Applecross was one of the earliest Christian settlements in Scotland, second only to Iona. In the year 673 the Irish Monk Maelrubha founded this Christian settlement on the land between the river and Beinn A'Chlachain. He declared the surrounding area a Sanctuary, and even today, Applecross is known as A'Chomraich - the sanctuary. For fifty nine years, Maelrubha established his monastery and, using Applecross as his base, spread the gospel from Applecross to Lochcarron and into Easter Ross. It is thought that the monastery thrived for one hundred and twenty years before being sacked by the Vikings. Unfortunately, nearly every trace of Maelrubha's settlement in Applecross has long disappeared. On the site, now stands Clachan Church.
Applecross is considered by many to be an unlikely name in an area where place names usually have Gaelic or Norse connections. There have been suggestions that the name originated from four apple trees planted in the shape of a cross but the true explanation is that the original name was Aber Crossan which was eventually corrupted to Applecross. Applecross, ever since Maelrubha established his settlement, has also been known by it’s Gaelic name A’ Chomraich, the sanctuary.
Applecross was, and still remains, one of the most remote areas of Scotland. Until the coast road was completed in 1975, the Peninsula was split north and south. Access to Applecross was either by the Bealach nam Bo, which was originally an old drove road, or by sea. The only access to the, then, thriving crofting and fishing townships scattered along the west and north coasts was by footpath or by boat. Many of the footpaths were constructed primarily to enable landlords to access their stalking and shooting grounds.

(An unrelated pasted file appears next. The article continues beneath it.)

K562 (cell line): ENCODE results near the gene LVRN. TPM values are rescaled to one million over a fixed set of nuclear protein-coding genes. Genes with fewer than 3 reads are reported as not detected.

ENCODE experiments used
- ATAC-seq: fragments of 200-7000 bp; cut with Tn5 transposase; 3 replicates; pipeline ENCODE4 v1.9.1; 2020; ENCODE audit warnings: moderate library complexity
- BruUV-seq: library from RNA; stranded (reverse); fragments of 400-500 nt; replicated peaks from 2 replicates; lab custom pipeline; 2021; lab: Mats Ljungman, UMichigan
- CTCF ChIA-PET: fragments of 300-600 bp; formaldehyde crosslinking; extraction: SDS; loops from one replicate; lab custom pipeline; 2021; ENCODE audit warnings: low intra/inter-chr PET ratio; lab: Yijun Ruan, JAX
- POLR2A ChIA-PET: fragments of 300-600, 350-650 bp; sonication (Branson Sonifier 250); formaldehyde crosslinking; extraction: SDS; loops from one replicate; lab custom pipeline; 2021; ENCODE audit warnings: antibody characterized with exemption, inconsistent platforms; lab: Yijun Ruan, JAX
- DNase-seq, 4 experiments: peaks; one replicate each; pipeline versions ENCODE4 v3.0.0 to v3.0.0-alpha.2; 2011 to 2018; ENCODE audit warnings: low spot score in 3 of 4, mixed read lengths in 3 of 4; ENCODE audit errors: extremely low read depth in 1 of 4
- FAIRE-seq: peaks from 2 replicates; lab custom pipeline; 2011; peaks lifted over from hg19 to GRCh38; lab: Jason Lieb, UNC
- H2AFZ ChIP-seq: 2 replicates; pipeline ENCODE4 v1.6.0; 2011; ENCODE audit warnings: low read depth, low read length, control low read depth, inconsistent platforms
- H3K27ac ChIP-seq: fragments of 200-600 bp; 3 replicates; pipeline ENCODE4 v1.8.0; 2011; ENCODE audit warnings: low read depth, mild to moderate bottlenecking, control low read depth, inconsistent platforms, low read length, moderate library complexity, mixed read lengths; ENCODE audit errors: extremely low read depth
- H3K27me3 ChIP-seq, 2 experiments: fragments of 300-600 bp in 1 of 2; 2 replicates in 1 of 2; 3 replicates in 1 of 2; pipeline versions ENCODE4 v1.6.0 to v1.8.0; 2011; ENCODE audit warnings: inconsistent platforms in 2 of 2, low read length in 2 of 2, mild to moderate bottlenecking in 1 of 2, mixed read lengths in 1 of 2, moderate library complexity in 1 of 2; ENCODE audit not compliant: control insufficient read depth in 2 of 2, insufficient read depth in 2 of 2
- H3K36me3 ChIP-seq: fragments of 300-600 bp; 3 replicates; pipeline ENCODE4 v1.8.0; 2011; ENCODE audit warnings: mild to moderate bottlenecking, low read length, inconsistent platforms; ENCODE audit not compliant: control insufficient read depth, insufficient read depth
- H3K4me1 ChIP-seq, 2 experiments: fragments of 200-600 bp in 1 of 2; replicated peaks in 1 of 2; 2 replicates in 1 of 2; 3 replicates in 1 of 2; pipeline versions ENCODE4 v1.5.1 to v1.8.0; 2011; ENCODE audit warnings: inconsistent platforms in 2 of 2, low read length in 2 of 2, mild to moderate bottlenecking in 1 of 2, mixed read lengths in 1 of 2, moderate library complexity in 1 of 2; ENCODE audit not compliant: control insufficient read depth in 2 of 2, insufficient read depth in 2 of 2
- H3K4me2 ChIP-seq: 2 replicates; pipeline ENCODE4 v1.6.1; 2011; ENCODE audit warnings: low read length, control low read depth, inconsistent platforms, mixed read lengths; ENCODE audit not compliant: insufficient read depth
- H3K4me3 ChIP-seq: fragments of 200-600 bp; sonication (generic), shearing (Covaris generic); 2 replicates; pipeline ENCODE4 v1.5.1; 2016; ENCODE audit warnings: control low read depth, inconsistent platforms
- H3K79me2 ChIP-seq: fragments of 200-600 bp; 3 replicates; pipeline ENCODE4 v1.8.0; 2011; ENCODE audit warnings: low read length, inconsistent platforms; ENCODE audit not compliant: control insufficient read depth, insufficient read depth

By the time that the coast road was completed, it was too late for many. In 1850 nearly 3,000 people lived in the scattered townships of Applecross. Now there are less than 300. The clearances were responsible for some of the depopulation, but lack of local opportunities and work also contributed. The remains of previously thriving communities can be seen in many areas along the coast.
In the earlier part of the last century, the Applecross Estate was the main employer with a full complement of farm workers, dairymaids and cattlemen, shepherds, gamekeepers, gardeners, joiners, housekeepers, support staff, boatmen and fishermen. Now the Estate employs only a few. Crofting, fishing and tourism are now the main sources of employment for the Applecross population.
Today, many people, including locals, refer to the small community of Shore Street as Applecross. However, the name Applecross refers to the whole of the peninsula.
The Applecross Historical Society (Comunn Eachdraidh na Comraich), assisted by the Applecross Estate Trust, Ross and Cromarty Enterprise, Highland Council and others refurbished a building to the rear of Clachan Manse as a Heritage Centre. The opening of the Heritage Centre took place on Good Friday, 18th April, 2003 in idyllic conditions with blue skies and record-breaking temperatures. The Centre houses an exhibition where the history of the area from the Mesolithic period to the present day is displayed.
Much of the information given above has been extracted from the excellent booklet "A Glimpse of History" written by Ian Mackenzie, past Archivist for the Applecross Historical Society. Copies of this booklet are available at the Heritage Centre.